Conclusion: an investment-based expansionary programme is more likely to build a stronger export platform for both multi-nationals and domestic firms.
We Need to Reduce the Deficit
The sceptics claim we need to reduce the deficit. Again, there is no dispute about this. What is in dispute is whether austerity policies are the most effective means to that end (or, indeed, whether it makes the fiscal situation worse). Merely stating that we need to reduce the deficit does not answer the question: how do we reduce the deficit.
The problem for those arguing the austerity route is that after fiscal adjustments of over 15 percent of GDP, the deficit is projected to fall by approximately 3 percent of GDP in the years 2009-2012. That is a lot of destroying for very little of saving. Another problem is that debt is still rising even though austerity is being intensified. In Fianna Fail’s last budget overall government debt was estimated to come in at 105 percent of GDP in 2014. The Fine Gael/Labour government came in, increased austerity measures by 20 percent and extended the Maastricht target deadline. But they had to accept that overall debt would now rise to 118 percent. This should not be surprising – you don’t reduce your debt/GDP ratio by cutting the GDP denominator.
Even more problematic for the ‘cuts equal savings’ argument is that leading forecasters (NCB, Goodbody) are now projecting that current policy will fail to reduce the deficit to sustainable levels by 2015, with debt projected to be exceed 120 percent bringing us dangerously close to the default abyss.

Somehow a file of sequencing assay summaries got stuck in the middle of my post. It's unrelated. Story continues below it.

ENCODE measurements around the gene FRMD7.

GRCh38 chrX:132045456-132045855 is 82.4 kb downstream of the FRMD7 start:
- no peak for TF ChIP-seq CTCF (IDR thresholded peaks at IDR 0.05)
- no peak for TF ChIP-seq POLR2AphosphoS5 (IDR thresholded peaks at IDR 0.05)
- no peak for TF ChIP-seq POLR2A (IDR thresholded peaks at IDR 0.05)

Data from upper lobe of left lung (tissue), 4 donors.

An expansionary programme starts from the premise that economic growth and deficit reduction are inextricably intertwined. The letter refers to a two-fold strategy: increase growth through investment while engaging in growth-friendly fiscal consolidation – namely, increasing taxes on higher income groups in the short-term. In the first, the Department of Finance shows that every extra €2 of growth, the deficit is cut by €1. That’s a pretty good return. Regarding growth-friendly fiscal consolidation, the ESRI has shown twice that tax measures do less damage to the economy and are, therefore, more effective at reducing the deficit. Targeting tax measures at high income groups is likely to be even less deflationary and more successful at reducing the deficit.
Conclusion: investment-based expansion that increases growth, combined with tax-based fiscal consolidation, is more likely to result in fiscal stability than cutting investment and demand while pursuing ineffective spending cuts.